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Physicians exhibit knowledge gap with biosimilars

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WASHINGTON — Though the vast majority of specialty physicians know what biosimilars are, their knowledge about these emerging medications falls short, according to a survey by the Biosimilars Forum.

Of 1,201 U.S. physicians polled, 76.8% had heard the term biosimilars within the previous month, the Biosimilars Forum said Tuesday. Yet respondents exhibited five key gaps in knowledge: defining biologics, biosimilars and biosimilarity; understanding the biosimilar approval process and the Food and Drug Administration’s use of totality of evidence to assess biosimilars; appreciation that biosimilars’ safety profile is expected to be the same as that of the originator biologic; understanding how the FDA makes decisions for extrapolation of indications; and defining interchangeability and the related rules regarding pharmacy-level substitution.

Nearly 60% of doctors correctly understood that to be approved as interchangeable, a biosimilar must be shown to be safe and effective for back-and-forth switching, with no negative impacts to safety or efficacy, the survey found. However, almost 80% didn’t agree — or potentially didn’t realize — that an FDA designation of interchangeable may allow a pharmacist to switch between the originator biologic and biosimilar and vice versa.

A little more than half of physicians polled know that, to be approved, the FDA must find a biosimilar to be equally effective (62.3%) and safe (57.2%) when compared with the originator biologic. Fewer than half of respondents (44.8%) think biosimilars will be safe and appropriate for use in existing patients as well as naïve patients.

Most physicians surveyed don’t clearly understand the concept of extrapolation as applied to biosimilars, with just 12% of respondents stating that they trust extrapolation of the studied biosimilar indication(s) as the basis to obtain approval of other licensed indications of the originator product, according to the study.

Physicians surveyed were from specialties that are high prescribers of biologics, including dermatologists, gastroenterologists, hematologist-oncologists, medical oncologists, nephrologists and rheumatologists. The 19-question poll, created by the Biosimilars Forum, was conducted by SERMO, a global social network organization for physicians. The results of the survey were posted online Monday by the journal Advances in Therapy and presented at the Drug Information Association Biosimilars 2016 conference in Washington, D.C.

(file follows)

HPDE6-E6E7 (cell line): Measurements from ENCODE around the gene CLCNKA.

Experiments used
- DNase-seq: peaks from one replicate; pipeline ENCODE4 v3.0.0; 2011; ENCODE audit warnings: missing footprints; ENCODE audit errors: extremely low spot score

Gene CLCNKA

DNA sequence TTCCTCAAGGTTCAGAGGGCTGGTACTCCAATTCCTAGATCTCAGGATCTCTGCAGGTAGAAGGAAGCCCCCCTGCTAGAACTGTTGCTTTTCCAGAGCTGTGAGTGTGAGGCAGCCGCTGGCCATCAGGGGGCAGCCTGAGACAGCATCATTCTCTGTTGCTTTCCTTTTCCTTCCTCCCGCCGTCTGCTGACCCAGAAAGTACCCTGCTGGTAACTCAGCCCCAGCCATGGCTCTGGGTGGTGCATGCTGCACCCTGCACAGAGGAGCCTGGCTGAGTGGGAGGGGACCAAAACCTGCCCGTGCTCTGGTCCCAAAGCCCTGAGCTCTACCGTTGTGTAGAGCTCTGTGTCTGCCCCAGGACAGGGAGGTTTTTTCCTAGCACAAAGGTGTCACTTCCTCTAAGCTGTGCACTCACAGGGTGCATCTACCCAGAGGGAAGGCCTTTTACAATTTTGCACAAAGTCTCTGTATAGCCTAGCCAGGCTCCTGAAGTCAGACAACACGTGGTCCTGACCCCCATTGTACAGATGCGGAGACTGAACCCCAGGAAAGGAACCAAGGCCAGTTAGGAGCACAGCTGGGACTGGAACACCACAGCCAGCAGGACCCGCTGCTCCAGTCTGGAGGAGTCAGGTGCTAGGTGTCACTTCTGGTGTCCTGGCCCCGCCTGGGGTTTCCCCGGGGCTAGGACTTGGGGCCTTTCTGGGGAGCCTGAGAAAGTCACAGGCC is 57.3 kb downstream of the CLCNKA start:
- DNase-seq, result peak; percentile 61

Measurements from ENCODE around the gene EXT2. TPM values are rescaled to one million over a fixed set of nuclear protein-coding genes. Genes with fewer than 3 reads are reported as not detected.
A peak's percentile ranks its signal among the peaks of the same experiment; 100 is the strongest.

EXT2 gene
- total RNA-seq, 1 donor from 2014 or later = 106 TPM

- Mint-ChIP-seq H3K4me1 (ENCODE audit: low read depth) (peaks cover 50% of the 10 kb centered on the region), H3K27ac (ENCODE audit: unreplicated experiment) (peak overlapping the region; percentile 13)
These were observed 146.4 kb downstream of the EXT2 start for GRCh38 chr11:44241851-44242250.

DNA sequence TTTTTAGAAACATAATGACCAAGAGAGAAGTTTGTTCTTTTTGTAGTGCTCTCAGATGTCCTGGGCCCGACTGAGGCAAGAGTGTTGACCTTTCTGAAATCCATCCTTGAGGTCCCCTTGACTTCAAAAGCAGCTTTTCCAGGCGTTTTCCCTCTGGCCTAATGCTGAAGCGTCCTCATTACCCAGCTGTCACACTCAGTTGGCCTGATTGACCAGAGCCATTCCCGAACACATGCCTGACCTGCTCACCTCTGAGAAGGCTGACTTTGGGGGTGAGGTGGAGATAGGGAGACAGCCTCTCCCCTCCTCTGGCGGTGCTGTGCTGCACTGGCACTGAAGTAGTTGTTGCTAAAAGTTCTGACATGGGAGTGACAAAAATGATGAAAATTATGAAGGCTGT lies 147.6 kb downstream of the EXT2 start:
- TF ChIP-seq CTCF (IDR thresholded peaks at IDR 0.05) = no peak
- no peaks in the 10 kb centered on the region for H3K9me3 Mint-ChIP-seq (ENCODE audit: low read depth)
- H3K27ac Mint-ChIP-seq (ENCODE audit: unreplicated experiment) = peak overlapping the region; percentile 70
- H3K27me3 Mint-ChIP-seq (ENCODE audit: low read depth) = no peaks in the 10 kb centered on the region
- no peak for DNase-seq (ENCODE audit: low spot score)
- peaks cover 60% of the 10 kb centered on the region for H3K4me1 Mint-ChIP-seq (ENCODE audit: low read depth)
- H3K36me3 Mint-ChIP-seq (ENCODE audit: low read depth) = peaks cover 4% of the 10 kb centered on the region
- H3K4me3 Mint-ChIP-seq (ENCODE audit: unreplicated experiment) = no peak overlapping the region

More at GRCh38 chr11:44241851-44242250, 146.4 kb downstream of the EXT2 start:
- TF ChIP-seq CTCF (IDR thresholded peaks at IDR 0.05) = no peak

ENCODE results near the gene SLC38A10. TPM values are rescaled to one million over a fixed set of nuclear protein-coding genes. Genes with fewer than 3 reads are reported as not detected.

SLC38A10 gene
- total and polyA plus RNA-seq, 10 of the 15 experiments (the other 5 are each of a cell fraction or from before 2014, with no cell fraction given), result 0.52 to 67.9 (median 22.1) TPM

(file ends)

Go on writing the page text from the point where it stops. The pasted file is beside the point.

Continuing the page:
“With four biosimilars approved by the FDA and more than 60 in development, the survey highlights the need for greater biosimilars education for physicians and health care professionals,” lead study author Hillel Cohen, executive director of scientific affairs at Sandoz Inc., said in a statement. “Education will help physicians and health care professionals have a better understanding and knowledge of biosimilars so that they feel comfortable about administering biosimilars to patients when appropriate.”

About three-quarters (74.5%) of doctors reported that they trust the FDA’s biosimilar approval decisions, the study found. Ninety-one percent said they would consider switching a patient from an originator biologic to a biosimilar if it would help the patient have better access to his or her medications. In addition, 82.2% believe biosimilars will expand treatment options and provide savings to patients and the health care system.

“The Biosimilars Forum launched the Partnership for Biosimilar Education and Access to provide evidence-based education for health care professionals, patients and the public,” Cohen added. “The forum will use the survey results to provide education on the key concepts of biosimilars, as we advance our mission to encourage awareness, access and adoption of these important medicines.”

The nonprofit Biosimilars Forum aims to advance biosimilars in the United States to expand the access and availability of biological medicines. Its founding members represent the majority of companies with the most significant U.S. biosimilars development portfolios, including Allergan, Amgen, Boehringer Ingelheim, Coherus BioSciences, EMD Serono, Merck, Pfizer, Samsung Bioepis, Sandoz and Teva.


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